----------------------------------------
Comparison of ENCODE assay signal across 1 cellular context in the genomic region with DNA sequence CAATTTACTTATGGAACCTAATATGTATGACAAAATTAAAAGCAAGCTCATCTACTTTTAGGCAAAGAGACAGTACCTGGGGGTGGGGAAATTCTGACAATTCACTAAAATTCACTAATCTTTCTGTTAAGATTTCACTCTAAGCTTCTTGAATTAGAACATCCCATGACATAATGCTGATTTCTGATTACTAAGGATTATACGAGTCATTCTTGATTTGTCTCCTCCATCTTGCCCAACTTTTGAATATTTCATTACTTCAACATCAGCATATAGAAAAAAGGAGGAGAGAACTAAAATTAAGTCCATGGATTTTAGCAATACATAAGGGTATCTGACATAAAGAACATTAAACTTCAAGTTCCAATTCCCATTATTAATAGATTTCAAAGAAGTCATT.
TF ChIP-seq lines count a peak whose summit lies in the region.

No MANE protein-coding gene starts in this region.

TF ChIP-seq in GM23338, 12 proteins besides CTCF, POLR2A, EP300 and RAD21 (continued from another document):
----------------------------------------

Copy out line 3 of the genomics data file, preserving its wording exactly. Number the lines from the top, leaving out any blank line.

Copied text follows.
No MANE protein-coding gene starts in this region.